Four other guests arrived and we were soon ready to go. A quick safety talk was followed by us being assigned our horses. I was given a black and white paint by the name of Cash. The others were on Hondo (a spotted appaloosa), Sassy (a dark dun), Gem (a halflinger) and a red and white paint whose name I also didn’t catch. James’ directions were mostly decent but balance and foot placement in the stirrups was not addressed, and that later became painfully obvious with the nervous novice rider on Sassy.
With everyone mounted in the round-pen we headed out into the desert. The initial half hour was flat but with stunning views of the red cliffs and Colorado River, and we also saw a bald eagle…a rare sight for so early in the season. I got to talking to the older couple (both pyschotherapists) behind me who were in the Moab area for a week on vacation. They both seemed to be enjoying their horses.
With the easy part behind us we followed Onion Creek east towards Fisher Towers, crossing and re-crossing the creek. Onion Creek is so named for the wild onions that grow in copious amounts along its banks. Still following Onion Creek we rode beneath the highway. The young lady on Sassy was struggling to control her mount who really had a mind of her own, took her through bushes and off the trail. James did a pretty good job of helping her out and instructing her in what to do.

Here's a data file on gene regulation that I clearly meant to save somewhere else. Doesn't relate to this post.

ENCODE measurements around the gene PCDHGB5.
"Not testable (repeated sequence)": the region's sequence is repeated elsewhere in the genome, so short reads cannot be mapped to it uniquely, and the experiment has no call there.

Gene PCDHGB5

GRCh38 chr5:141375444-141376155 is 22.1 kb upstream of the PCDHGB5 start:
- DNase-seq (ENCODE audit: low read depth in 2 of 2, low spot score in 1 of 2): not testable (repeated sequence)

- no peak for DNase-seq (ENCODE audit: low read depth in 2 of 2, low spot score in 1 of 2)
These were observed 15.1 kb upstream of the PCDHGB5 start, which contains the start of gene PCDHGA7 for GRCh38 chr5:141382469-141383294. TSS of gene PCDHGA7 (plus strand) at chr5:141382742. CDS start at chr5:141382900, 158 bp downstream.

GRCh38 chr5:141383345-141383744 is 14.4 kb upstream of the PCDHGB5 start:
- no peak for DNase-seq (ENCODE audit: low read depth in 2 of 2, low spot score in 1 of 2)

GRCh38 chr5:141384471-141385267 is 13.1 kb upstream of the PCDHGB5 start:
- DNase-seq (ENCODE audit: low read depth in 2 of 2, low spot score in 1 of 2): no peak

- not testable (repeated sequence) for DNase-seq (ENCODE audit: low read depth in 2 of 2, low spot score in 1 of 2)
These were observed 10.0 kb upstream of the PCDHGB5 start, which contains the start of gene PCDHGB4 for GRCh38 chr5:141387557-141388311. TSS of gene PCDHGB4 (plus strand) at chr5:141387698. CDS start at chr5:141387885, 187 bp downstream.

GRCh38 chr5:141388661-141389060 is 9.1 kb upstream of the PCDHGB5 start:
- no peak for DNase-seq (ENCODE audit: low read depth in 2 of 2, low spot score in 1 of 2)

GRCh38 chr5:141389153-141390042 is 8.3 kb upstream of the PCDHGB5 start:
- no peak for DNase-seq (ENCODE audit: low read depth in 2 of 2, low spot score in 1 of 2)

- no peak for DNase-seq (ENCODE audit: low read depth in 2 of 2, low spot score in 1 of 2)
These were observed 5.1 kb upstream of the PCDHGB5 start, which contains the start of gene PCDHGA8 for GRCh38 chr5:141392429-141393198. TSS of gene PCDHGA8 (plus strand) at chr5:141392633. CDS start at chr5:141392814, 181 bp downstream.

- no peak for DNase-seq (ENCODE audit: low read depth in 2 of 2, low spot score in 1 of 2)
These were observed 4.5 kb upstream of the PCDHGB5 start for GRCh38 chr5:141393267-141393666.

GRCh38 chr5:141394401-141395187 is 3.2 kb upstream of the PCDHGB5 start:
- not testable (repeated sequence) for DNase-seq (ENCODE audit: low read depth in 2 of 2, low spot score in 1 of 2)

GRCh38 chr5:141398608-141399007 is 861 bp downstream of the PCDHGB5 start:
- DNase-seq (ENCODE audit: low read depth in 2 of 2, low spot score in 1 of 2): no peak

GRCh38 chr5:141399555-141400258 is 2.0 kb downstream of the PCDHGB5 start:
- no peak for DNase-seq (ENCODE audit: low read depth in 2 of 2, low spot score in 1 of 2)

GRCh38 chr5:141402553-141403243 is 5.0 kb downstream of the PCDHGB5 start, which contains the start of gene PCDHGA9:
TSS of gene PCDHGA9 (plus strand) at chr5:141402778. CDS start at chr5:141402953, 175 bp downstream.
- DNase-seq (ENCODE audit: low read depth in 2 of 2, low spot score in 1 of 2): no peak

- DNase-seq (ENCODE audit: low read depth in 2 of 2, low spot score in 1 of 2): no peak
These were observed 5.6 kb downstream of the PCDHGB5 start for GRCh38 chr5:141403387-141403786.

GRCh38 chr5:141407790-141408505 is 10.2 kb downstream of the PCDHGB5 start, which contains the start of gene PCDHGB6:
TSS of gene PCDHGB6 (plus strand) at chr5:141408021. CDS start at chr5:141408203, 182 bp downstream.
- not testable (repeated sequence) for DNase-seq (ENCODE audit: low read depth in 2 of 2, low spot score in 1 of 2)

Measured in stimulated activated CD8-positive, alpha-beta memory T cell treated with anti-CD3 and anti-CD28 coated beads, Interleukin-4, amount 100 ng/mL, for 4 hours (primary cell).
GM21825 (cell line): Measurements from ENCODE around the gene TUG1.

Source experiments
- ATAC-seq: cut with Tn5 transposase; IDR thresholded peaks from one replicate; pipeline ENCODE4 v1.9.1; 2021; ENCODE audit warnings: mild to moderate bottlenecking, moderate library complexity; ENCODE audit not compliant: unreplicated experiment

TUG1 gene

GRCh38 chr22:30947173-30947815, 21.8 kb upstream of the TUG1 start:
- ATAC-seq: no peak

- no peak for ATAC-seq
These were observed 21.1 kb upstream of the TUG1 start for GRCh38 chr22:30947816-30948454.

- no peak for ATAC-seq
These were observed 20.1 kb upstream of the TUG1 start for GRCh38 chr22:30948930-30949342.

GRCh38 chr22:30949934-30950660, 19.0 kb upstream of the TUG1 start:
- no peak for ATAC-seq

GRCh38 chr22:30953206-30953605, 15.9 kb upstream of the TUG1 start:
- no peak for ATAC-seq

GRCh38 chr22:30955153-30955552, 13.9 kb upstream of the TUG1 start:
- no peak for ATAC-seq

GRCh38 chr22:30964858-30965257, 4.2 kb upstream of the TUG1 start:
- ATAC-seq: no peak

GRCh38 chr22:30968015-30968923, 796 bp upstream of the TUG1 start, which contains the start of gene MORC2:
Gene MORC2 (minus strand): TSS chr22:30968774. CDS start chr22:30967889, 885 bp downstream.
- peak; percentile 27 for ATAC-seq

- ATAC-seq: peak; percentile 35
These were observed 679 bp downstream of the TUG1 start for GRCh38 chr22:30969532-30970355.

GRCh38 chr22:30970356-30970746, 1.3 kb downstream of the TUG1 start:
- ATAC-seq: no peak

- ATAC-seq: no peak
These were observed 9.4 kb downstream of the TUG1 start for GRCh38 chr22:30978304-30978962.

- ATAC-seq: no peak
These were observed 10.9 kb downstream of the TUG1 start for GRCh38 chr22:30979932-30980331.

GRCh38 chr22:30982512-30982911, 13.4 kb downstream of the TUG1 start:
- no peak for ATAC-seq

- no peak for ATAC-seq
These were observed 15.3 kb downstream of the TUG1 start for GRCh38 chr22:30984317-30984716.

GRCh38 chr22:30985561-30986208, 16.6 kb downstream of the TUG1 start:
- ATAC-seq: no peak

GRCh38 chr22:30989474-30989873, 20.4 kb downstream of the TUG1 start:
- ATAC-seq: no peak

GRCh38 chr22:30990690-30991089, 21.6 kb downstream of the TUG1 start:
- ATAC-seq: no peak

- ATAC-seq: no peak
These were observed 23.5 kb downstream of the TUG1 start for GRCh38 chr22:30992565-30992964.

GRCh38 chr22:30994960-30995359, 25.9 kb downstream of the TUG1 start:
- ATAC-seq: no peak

I was very much enjoying my horse, Cash, who was fun, spirited and very light on the mouth. He listened well but would have been a handful in less-experienced hands. I also discovered that he was a gaited horse after trotting through a couple of wash crossings.
We finally left the creek bed and climbed up and up, following trails and other washes until we had the best views yet of Fisher Towers, a group of over 100 towers and each of which is named. James was good about talking about the history of the area, including the filming of many of John Wayne’s movies and City Slickers 2, as well as Bon Jovi’s “Blaze of Glory” video.
After 2 1/2 hours we turned back across the road and found ourselves back at the ranch, where we were greeted very enthusiastically by the ranch dogs. We all dismounted and handed our horses back over to the ranch. I was a little sad to say goodbye to Cash…he is exactly the kind of horse I would buy if and when I get back into horse ownership.
I headed back into Moab to get gas and then headed for home. I let the dogs out to run and fed them before heading over to the Class A camp to enjoy a couple of drinks with new friends on my last night in Moab.
Moab Horses at Hauer Ranch were courteous and professional and the scenic ride was gorgeous. For $80 for a two hour ride they are right where I think they should be (after having worked in the industry for many years). Moab Horses are located located 21ish miles north of Moab along Highway 128 (the River Road). The ranch can be reached by calling (435) 259-8015 or you can find their website at www.moabhorses.com.